Good World English – A Literature Review Literature Reviews

April 13, 2022 by Essay Writer

World Englishes

The concept of World Englishes has been receiving a lot of attention since the past few years. This literature review presents some of the recent studies that were focused on this topic.
The local forms of English that gets developed because of the local language blended with English, which eventually turns into the standard language of a particular society or a religion, are defined as World Englishes. Also, the terms ‘World English’ & ‘World Englishes’ are different from each other. While the term ‘World English’ denotes English language as a lingua franca (ELF), the term ‘World Englishes’ is something which denotes different forms of English adopted by various global societies.
World Englishes vary drastically from the Standard English language – the world’s highly popular form of English. Standard English possesses specific grammar and terminology, because of which it is different from the World Englishes. Standard English is the global language that is extensively used in education, business, aviation, entertainment and many other industries that have global establishments.
This Standard English is also known by the name EIL (English as International Language), which is popularly referred to as EAL (English as Additional Language). EAL typically is based upon the either the American Standard English or the British Standard English. The primary objective of EIL is to learn and teach English with various intelligible forms – rather than relying or following one standard form and this form of teach is believed to equip learners with the necessary accommodative ability that would further enable them to communicate globally.
The contemporary concept of EIL is not a new one that has emerged overnight, but is rather a subject that has evolved in a progressive manner in English language’s history. Language and culture, being relatively independent phenomena, are connected via the meaning of the linguistic signs that ensures the ontological entity of language and culture. Each language is the unique system that produces significant impact on the consciousness of its speakers and forms their linguistic world-image that reflects reality via the cultural world-image.
International English is typically used to denote the local Englishes of those non–mother tongue nations where it has an intra-national institutionalized role, despite a few researchers also having included the nations having English as mother tongue in their definitions. Contrary to this, international English is also referred to in a different connotation wherein English is used as a medium of global communication across national as well as language boundaries.
As English gets its existing status at a global level and creates for itself a pivotal role that is being acknowledged by each and every global nation, different terms related to its various features appeared, encompassing English as an international language. “English as a Lingua Franca (ELF), World Englishes (WEs), and English as an International Language (EIL) are a few such variants of the English language.”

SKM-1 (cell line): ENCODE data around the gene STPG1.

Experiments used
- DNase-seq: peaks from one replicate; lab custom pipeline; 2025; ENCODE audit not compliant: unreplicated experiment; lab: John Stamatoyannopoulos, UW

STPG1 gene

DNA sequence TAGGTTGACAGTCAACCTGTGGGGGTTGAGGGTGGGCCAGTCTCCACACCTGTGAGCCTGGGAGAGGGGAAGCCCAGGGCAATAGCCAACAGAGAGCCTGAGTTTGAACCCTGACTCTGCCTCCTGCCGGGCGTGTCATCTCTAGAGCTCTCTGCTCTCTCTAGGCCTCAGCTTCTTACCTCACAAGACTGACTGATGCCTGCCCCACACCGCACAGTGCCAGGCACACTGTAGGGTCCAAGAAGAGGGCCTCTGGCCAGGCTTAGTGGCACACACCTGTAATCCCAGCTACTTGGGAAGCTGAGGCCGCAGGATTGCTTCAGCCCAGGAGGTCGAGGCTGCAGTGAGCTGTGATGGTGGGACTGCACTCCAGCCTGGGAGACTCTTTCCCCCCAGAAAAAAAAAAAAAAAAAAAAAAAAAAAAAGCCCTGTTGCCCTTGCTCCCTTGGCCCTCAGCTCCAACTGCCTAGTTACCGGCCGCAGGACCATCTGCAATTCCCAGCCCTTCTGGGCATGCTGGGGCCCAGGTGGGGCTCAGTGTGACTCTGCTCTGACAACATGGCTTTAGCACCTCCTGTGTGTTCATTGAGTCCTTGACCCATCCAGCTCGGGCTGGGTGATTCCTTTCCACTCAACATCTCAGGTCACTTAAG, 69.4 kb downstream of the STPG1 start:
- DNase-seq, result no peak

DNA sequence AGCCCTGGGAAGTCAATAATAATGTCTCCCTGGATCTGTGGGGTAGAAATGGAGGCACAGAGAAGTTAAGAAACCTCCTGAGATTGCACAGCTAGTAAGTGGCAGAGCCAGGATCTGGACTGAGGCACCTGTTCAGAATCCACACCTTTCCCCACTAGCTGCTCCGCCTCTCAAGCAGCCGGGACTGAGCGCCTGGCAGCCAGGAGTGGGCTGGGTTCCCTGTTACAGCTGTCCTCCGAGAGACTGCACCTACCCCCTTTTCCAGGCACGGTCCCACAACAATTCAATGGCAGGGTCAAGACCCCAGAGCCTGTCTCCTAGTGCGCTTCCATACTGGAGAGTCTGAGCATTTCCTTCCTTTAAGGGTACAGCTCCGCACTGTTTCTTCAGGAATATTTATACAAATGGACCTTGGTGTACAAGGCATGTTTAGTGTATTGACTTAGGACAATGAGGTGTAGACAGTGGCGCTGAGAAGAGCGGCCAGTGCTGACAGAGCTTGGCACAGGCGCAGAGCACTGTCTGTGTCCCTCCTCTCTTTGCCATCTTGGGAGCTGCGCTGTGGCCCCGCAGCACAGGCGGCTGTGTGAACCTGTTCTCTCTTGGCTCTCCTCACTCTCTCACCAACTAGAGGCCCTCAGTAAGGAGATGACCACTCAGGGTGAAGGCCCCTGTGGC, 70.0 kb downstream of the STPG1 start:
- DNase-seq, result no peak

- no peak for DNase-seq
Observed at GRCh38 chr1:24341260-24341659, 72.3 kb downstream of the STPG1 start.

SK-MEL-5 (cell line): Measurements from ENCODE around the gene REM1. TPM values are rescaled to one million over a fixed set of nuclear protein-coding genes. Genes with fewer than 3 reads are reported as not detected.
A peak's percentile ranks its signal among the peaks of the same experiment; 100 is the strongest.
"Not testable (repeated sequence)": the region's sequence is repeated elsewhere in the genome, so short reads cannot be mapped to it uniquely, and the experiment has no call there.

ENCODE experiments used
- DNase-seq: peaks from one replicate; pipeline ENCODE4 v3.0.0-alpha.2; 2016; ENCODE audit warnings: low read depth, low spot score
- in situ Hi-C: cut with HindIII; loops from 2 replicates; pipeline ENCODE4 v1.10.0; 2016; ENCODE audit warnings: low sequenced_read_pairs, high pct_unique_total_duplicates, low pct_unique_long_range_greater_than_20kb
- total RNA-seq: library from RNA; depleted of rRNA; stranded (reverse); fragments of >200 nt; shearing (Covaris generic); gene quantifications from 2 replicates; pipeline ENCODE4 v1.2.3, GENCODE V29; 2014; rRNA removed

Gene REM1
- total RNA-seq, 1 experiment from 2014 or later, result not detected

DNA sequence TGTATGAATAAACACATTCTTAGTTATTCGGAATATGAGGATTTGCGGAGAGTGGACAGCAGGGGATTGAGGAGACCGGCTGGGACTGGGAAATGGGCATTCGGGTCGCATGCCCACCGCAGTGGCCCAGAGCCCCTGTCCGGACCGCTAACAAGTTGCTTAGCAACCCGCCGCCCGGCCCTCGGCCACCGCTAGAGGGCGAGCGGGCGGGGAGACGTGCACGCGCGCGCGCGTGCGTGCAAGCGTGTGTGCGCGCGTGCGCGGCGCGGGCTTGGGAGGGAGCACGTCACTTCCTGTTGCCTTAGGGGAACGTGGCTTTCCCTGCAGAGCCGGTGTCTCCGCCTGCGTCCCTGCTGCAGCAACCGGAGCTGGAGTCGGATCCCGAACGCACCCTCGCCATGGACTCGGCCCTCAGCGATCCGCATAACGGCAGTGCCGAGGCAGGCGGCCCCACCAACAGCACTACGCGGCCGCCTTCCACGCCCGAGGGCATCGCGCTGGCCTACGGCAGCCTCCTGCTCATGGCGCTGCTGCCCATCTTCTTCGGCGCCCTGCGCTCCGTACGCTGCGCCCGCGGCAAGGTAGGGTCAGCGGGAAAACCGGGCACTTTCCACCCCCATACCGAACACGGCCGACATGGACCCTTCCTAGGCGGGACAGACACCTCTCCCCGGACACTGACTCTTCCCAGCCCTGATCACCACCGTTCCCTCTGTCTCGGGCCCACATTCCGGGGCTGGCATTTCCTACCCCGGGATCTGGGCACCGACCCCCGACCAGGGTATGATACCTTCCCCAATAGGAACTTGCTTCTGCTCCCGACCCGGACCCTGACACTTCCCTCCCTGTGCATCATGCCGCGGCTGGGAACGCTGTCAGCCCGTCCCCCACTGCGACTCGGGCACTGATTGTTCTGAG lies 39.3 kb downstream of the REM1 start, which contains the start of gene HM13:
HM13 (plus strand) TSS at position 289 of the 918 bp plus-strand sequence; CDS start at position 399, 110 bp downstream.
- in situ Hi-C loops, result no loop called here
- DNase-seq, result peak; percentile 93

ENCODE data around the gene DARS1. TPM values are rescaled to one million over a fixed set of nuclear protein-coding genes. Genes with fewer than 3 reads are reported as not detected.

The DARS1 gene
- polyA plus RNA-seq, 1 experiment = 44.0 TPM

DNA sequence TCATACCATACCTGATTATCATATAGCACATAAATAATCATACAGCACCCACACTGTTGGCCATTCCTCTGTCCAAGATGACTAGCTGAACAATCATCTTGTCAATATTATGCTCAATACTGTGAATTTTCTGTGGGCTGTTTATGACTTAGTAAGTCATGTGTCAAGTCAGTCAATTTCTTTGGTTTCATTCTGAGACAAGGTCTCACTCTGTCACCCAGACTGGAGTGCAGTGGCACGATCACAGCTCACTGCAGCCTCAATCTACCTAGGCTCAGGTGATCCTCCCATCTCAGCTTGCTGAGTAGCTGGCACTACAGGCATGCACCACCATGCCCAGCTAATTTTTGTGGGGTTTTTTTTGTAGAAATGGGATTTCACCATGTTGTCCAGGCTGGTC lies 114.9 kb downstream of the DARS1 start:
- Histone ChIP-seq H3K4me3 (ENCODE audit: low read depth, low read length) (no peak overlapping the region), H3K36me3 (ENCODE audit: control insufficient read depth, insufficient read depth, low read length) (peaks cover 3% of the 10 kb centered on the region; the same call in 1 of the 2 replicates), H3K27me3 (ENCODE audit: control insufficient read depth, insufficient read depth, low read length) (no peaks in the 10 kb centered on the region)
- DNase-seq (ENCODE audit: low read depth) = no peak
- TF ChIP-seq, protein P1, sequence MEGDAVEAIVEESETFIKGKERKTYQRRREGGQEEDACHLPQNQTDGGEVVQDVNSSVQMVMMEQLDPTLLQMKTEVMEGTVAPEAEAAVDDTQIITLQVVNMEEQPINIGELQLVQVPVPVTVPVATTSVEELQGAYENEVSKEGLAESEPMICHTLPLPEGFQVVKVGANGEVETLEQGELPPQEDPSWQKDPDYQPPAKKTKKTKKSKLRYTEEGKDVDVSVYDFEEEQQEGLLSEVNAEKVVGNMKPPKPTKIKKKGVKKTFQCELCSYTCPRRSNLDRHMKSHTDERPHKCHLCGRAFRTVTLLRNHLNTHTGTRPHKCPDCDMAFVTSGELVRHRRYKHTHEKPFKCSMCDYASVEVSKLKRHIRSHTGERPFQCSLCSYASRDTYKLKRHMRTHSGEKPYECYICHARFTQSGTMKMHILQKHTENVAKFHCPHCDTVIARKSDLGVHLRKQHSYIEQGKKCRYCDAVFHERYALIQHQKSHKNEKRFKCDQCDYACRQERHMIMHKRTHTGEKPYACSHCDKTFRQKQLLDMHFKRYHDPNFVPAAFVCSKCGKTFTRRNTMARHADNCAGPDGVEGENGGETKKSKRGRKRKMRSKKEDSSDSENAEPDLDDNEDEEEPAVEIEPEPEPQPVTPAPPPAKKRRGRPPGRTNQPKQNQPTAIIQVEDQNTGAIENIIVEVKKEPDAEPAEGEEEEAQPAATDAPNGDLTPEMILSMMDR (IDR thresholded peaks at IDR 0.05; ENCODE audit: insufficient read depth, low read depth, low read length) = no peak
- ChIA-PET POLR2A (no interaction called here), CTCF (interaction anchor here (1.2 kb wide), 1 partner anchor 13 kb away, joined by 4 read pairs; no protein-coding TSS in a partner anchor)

With each of these variants of the English language focusing on different features of the role played by English, EIL is achieving the status of a global standard and is being established as the most suitable form used to refer to the most of the usages of the English language.

References

Aimin, L. (2013). The Study of Second Language Acquisition Under Socio-Cultural Theory. American Journal of Educational Research, 1(5), 162-167. Retrieved January 17, 2016, from http://pubs.sciepub.com/education/1/5/3/#
Ecclestone, J. D. (2008). English – Language Literature Review. In O. Publishing, Teaching, Learning and Assessment for Adults: Improving Foundation Skills. OCED Publishing. Retrieved January 26, 2016, from http://www.oecd.org/edu/ceri/40046731.pdf
Elyas, A. M. (2014). English in the Kingdom of Saudi Arabia. World Englishes, 33(1), 128-142.
Gorlach, M. (1990). Studies in the history of the English language. Heidelberg: Germany: Carl Winter.
Haghani, M. F. (2012). Sociocultural Perspectives on Foreign Language Learning. Journal of Language Teaching and Research, 3(4), 693-699.
Jenkins, J. (March, 2006). Current Perspectives on Teaching World Englishes and English as a Lingua Franca. TESOL Quarterly, 40(01), 157-181. Retrieved January 26, 2016, from http://people.ufpr.br/~clarissa/pdfs/EFL_ESL_ELF_Jenkins2006.pdf
Melchers, e. a. (2010). Varieties of English. English Language and Linguistics, 14(3), 485-506.
Rudby, R. (2011). “A Review of “Contending with globalization in World Englishes””. Language and Education, 25(5), 467.
Saraceni, R. R. (2006). Introduction. In R. R. Saraceni, English in the world: Global rules, global roles (pp. 5-16). NY: Continuum.

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